30 August 2010


'Twelfth Night' by William Shakespeare
August 25 - 27, 90 pages

Yep, I'm back to Shakespeare. It's been a few weeks. It was time to return.

This was the first time I read a Shakespeare without notes on the page to translate into modern English. I was a bit nervous about this but it turned out fine. Admittedly the play is a fairly simple one, but still I found it easy to follow. Pat on the back for me.

I really enjoyed the play. It's funny, had some good lines. It was exciting to think how many other stories have been inspired by this most famous one. Pretty cool. 

This is my favourite quote from the play (especially as a vegetarian):
'I am a great eater of beef, and I believe that does harm to my wit.'

22 August 2010


'Blind Faith' by Ben Elton
August 18 - 20, 320 pages

I enjoy novels about dystopias, and utopias for that matter. Although the two seem to overlap. Maybe there's some appeal in seeing society (with all good intentions) go to the extremes only to realise that life just isn't very nice and is much better the way it is for us now. Mass self-assurance, perhaps. Whatever the reason, I really like books like this and 'Blind Faith' was no exception. It was completely different to what I expected. For starters, it was funny. I enjoyed reading it. I also really like how 'current' it was; so relevant to everyday life. And, I don;t want to spoil it but I just have to say, I like how it ends with his faith in humankind to realise the error of their ways and put things right. Eventually.

17 August 2010


'The Hitch Hiker's Guide to the Galaxy' by Douglas Adams
August 11 - 13, 159 pages

This is a very funny book. I really enjoyed it. I don't usually have much time for science fiction but this novel definitely made up for this by being so hilarious. I just don't know what else to say. A great length, too; short enough to be funny the whole way through without becoming tiresome.

'Tinkers' by Paul Harding
August 13 - 15, 191 pages

A beautiful book. I love the way it's written; like a tapestry. I like how it cited other works and wove its way back through time by following the lives of each son's father. Quite brilliant.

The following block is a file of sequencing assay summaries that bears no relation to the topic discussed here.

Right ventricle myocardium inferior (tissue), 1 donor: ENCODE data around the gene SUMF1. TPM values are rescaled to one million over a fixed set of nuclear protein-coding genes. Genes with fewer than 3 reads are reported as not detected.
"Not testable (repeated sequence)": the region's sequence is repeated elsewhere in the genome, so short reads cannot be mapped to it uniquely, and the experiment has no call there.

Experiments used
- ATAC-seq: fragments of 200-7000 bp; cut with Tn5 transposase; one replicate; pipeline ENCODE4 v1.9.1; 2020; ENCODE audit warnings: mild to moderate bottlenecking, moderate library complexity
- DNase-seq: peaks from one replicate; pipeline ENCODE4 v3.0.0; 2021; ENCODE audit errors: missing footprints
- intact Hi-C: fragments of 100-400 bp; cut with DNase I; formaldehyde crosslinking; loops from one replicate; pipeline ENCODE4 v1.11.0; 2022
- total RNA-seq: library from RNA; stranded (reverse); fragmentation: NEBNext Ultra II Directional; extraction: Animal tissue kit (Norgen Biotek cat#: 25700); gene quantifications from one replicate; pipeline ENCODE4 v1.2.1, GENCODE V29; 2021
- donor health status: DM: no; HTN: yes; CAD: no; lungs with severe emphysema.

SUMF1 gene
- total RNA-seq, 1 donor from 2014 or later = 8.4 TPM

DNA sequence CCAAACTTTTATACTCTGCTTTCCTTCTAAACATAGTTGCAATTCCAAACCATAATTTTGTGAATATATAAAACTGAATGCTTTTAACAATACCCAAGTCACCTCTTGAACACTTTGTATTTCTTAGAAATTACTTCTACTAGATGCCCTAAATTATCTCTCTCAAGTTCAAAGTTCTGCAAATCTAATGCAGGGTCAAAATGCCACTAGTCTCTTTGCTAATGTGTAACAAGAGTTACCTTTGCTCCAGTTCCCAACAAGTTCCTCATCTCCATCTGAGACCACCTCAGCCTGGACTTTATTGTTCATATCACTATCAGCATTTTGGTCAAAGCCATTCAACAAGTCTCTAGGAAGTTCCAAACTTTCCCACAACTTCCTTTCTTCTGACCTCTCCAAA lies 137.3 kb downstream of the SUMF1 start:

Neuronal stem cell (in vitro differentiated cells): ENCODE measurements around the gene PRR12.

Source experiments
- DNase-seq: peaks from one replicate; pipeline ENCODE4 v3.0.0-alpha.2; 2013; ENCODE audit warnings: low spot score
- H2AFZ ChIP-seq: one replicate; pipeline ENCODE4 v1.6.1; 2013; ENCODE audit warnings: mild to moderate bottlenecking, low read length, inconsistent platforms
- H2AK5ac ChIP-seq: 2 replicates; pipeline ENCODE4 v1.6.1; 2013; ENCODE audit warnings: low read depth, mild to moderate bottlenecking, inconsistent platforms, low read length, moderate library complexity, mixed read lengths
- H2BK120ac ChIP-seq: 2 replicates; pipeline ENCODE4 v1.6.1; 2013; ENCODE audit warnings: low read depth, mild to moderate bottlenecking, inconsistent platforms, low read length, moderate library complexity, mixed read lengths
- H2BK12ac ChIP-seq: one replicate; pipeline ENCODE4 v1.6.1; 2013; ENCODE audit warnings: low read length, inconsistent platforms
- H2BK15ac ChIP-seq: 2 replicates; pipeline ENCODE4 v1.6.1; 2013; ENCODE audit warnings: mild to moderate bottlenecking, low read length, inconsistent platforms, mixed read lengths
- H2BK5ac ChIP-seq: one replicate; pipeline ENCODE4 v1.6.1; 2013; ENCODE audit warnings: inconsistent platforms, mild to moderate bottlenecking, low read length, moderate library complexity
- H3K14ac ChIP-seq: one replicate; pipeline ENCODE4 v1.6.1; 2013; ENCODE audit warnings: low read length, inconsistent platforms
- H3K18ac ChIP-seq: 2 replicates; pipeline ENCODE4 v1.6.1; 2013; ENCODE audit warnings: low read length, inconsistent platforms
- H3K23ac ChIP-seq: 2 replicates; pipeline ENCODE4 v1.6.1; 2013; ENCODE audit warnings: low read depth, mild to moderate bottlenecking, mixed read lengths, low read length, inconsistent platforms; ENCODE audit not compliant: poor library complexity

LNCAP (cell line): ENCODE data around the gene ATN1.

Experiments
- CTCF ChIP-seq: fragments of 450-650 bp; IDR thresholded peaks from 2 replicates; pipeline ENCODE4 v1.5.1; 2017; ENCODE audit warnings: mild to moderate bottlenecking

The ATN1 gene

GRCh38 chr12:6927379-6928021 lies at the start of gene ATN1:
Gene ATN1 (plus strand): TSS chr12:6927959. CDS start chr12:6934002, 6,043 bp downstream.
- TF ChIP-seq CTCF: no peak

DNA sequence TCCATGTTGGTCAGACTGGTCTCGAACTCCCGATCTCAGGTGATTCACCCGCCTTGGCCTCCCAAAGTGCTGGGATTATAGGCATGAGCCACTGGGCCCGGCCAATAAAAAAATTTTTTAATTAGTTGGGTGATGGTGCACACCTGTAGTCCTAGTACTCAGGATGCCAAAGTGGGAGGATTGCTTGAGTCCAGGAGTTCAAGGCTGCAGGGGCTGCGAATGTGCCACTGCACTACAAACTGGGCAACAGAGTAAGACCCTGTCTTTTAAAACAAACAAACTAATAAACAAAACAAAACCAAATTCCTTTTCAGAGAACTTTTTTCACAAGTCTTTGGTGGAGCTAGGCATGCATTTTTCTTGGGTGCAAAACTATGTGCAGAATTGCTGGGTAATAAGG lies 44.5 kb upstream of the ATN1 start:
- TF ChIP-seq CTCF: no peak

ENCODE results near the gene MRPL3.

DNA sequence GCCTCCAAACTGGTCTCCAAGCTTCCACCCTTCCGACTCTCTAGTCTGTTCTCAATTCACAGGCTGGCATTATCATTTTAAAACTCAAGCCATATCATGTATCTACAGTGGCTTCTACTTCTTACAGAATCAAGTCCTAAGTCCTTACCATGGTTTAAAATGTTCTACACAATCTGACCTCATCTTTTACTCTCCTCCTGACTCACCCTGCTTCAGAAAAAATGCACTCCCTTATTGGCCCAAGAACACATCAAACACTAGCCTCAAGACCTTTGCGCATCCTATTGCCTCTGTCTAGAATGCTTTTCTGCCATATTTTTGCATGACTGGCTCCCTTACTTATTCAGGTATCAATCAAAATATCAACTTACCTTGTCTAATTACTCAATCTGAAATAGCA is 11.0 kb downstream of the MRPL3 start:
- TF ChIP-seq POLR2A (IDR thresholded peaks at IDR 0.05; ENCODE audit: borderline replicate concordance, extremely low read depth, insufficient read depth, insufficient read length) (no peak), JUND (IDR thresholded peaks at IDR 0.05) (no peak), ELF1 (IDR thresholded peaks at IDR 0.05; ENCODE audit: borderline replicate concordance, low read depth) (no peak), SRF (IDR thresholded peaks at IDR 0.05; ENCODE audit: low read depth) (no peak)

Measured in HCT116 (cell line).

'Such a crooked and flimsy device could only keep the fantastic hours of unruly ghosts.'

Yep. A good week's reading. Although it did frustrate my slightly that on this copy of 'The Hitch Hiker's Guide' the title is spelled different on the cover and on the spine. The cover says 'The Hitch-hikers Guide to the Galaxy' while the spine says 'The Hitch Hiker's Guide to the Galaxy'. Oh well, I'm sure I'll eventually get over it.

Some quotes from 'Tinkers':

'He grabbed for his hat because the mule had eaten it off his head once before, leaving the beast ill and gassy and he behind it with teary eyes and a sunburned nose.'

'My goodness, I am made from planets and wood, diamonds and orange peels, now and then, here and there; the iron in my blood was the blade of a Roman plow; peel back my scalp and you will see my cranium covered in the scrimshaw carved by an ancient sailor who never suspected he was whittling at my skull...'

09 August 2010


'A Year in the Life of William Shakespeare' by James Shapiro
August 2 - 8, 333 pages

I love reading about Shakespeare just as much as I love reading his plays. I think that part of what makes him so interesting for me is not just his genius, but how we know so little about him. Still, today, even what the Bard from Avon looks like is speculation.

But moving right along. I was very impressed by the depth of research gone into this book. And not only that but how much that research told us about Shakespeare's sources and inspiration. I also was very interested to learn more of the world in which Shakespeare lived. A good read; heavy at times.

And imagine a year when he wrote Henry V, Julius Caesar, As You Like It and Hamlet. What a year!

01 August 2010


'The Secret Life of Bees' by Sue Monk Kidd
July 26 - 27, 374 pages

I really liked this book. It was great. Quite refreshing. And very different from what one would expect from a book set in the south of America in 1964. It was sad, but had some funny lines: "You put his brain in a bird, and the bird would fly backward" and 'Sometimes you want to fall on your knees and thank God in heaven for all the poor news reporting that goes on in the world.'
And didn't I learn a lot about bees!

'Dirt Music' by Tim Winton
July 29 - 31, 461 pages

It was good. I do like Winton. He's honest and comfortable at the same time. I still prefer 'Cloudstreet' though. But a good book, and I like the way Winton creates characters with so much complexity. He sold Broome to me as well, I really want to go!

Okay I'll admit it: part of the fun in reading 'The Secret Life of Bees' was imagining them all speaking in their South Carolinian accents.